But on the pitch that was called a ball for a 2-2 count?

He could have called it a strike, yeah, Aceves said. I missed the spot, but like Ive been saying, theyre tough hitters and we have to make our pitches. Unfortunately he didnt call it a strike, and like I said, its been that way for 10 years or more than that. Weve got to come back and play against the Marlins and win that series.

But, with calls like that, it can force a pitcher and catcher to re-examine their strike zone.

Its tough, Saltalamacchia said. I felt like early in the game we got some pitches that kind of went our way and then later on in the game, I think Ace made a great pitch, 2-2, that from what I understand, what I saw, was a strike. But nobodys perfect and we understand that. All we ask is just a better look at everything.

But, he knows as a catcher, complaining doesnt always do any good.

I dont think it does, he said. When I argue, its protecting the pitcher. I want him to get every pitch that he can. Ace is battling. He did a great job, made a great pitch 2-2 that I felt got us out of that inning, and had a chance to win the game. When it comes down to it, thats what we want to do, we want to win. Were not asking them to expand the strike zone. Were not asking them to completely tighten it up. We just want it to be equal on both sides and just kind of tighten up and get a better look at every pitch.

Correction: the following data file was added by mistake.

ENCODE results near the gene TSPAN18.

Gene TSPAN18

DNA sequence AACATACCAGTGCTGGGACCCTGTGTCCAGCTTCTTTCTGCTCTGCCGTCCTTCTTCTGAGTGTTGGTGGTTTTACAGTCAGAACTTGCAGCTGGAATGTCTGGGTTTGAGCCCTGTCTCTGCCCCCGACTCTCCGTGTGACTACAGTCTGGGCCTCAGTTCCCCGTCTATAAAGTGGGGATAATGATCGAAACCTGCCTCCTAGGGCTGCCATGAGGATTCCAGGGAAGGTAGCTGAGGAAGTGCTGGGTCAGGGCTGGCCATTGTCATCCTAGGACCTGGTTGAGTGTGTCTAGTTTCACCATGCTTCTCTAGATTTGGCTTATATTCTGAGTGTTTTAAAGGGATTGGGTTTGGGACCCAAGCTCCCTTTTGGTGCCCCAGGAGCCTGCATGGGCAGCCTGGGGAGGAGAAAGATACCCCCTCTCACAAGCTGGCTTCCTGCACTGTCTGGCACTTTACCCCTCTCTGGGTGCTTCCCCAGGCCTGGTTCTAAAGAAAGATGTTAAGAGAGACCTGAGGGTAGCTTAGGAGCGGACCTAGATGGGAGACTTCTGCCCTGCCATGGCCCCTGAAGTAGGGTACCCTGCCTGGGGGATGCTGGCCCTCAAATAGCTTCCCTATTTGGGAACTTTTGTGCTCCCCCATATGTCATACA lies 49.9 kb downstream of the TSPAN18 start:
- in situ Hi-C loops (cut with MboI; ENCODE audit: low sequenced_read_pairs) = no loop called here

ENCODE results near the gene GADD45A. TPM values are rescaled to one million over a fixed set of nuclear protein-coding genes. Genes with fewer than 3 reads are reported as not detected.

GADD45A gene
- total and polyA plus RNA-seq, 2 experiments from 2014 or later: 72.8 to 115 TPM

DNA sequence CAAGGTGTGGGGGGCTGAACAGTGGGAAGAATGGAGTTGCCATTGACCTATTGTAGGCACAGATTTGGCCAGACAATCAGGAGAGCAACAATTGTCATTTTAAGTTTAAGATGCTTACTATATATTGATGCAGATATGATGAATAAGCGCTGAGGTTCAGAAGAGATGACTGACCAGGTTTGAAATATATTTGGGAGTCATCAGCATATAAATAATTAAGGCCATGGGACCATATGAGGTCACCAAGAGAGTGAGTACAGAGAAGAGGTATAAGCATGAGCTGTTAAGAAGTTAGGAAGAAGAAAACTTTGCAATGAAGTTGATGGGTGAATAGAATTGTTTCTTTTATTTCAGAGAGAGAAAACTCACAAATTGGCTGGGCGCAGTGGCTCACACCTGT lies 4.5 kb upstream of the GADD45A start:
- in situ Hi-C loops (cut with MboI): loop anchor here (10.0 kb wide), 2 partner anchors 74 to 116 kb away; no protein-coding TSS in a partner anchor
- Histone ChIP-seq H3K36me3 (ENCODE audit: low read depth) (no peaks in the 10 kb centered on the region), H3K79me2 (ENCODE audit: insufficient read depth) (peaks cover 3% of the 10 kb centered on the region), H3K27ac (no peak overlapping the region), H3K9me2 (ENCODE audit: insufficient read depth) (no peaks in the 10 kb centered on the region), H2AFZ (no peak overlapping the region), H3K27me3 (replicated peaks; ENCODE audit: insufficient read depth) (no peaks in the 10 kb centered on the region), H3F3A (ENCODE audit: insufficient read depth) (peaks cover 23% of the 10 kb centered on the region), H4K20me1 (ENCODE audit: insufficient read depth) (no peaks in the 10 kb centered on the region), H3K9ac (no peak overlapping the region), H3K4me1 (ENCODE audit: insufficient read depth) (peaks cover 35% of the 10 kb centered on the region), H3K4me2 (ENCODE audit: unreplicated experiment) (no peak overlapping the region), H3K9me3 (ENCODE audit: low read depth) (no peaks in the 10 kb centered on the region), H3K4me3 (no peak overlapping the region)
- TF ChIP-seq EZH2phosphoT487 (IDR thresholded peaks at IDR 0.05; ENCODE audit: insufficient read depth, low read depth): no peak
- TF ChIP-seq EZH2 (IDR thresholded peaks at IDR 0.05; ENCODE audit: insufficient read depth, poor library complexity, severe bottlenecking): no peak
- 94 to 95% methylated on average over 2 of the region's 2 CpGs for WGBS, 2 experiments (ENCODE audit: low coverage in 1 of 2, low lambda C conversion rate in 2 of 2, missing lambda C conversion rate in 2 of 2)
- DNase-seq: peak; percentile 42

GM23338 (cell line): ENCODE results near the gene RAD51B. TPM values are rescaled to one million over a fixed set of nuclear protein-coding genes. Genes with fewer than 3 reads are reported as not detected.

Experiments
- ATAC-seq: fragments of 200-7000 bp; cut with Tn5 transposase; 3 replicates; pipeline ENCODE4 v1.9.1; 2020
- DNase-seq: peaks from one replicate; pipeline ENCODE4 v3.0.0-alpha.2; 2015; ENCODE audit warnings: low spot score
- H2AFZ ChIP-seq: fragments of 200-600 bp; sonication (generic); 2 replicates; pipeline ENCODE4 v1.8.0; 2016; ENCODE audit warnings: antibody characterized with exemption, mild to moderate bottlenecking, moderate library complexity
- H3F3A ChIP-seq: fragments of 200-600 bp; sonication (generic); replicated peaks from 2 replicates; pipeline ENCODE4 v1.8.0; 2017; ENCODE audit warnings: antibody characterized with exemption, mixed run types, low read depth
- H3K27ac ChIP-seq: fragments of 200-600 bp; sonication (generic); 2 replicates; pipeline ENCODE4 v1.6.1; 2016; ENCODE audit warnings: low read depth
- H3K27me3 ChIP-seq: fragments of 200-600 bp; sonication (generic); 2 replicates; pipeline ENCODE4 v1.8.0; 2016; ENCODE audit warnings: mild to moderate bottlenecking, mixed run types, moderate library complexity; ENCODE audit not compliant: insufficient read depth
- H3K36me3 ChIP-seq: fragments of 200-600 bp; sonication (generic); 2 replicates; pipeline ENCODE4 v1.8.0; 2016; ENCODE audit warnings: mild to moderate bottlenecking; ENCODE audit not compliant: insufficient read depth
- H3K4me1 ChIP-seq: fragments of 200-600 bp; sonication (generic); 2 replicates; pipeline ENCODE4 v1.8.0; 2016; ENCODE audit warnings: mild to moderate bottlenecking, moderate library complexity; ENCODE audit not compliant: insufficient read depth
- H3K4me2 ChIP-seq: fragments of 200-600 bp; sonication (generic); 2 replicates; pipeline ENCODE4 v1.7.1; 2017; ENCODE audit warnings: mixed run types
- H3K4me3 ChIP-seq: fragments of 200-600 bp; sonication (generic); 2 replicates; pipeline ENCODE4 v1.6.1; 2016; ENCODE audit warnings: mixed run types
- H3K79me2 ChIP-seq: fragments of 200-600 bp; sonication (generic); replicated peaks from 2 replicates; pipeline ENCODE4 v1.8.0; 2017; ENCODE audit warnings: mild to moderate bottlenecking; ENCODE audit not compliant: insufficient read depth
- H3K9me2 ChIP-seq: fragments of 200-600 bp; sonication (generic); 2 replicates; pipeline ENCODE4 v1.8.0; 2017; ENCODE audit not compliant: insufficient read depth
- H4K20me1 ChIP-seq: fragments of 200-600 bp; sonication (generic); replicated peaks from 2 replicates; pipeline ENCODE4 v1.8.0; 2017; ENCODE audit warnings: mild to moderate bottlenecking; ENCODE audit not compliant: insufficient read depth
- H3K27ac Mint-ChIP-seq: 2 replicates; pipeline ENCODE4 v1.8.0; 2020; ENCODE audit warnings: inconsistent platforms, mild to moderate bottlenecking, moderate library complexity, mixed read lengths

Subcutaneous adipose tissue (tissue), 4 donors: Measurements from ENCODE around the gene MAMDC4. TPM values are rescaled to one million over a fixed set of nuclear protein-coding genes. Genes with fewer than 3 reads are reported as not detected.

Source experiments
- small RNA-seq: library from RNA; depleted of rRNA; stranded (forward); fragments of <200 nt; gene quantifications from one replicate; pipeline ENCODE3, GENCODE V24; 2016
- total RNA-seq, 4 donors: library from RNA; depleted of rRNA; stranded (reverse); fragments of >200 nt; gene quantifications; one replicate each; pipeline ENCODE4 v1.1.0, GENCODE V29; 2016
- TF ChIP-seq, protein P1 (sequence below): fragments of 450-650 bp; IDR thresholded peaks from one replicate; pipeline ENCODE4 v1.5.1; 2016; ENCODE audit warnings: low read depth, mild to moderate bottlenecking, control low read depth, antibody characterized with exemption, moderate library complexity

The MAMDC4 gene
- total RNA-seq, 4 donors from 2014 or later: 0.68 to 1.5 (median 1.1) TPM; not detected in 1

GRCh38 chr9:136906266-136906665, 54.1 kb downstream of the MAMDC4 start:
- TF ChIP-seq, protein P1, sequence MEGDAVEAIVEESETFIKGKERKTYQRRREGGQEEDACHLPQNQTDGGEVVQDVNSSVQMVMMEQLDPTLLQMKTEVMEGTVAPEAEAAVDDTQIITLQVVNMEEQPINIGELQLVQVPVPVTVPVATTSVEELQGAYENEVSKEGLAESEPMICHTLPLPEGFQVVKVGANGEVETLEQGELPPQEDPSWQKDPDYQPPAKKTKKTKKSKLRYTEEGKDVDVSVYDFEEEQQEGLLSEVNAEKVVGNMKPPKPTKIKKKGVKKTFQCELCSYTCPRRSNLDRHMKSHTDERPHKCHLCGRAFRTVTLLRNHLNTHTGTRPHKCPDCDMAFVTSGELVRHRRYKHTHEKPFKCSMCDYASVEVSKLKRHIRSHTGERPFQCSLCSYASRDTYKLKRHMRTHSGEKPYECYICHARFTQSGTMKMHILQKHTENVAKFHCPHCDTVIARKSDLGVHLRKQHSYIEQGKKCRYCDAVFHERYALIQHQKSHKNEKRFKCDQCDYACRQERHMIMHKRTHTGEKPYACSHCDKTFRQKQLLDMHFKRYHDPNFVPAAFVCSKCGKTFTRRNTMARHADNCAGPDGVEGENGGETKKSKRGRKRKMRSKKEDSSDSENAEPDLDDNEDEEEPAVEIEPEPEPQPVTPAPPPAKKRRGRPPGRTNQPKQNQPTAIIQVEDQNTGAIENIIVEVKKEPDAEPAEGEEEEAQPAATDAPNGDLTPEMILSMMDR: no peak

And when the hitters are uncertain, it can take away confidence. The third pitch to Pedroia, a called strike making the count 1-2 was out of the strike zone according to MLB.coms graphics.

You have to talk to the hitters, Valentine said. The game is simple: Throw it over the plate, call it a strike. Don't throw it over the plate, call it a ball. It's simple. That's all. That's all anybody asks. I know it's been going on for 100 years. I'm not the first one to say it. But this was a pretty lousy series.

Adrian Gonzalez went 2-for-13 in the series, with a home run and a double. Both hits came in Fridays game. On Sunday he went 0-for-4, ending three innings, leaving four runners on base.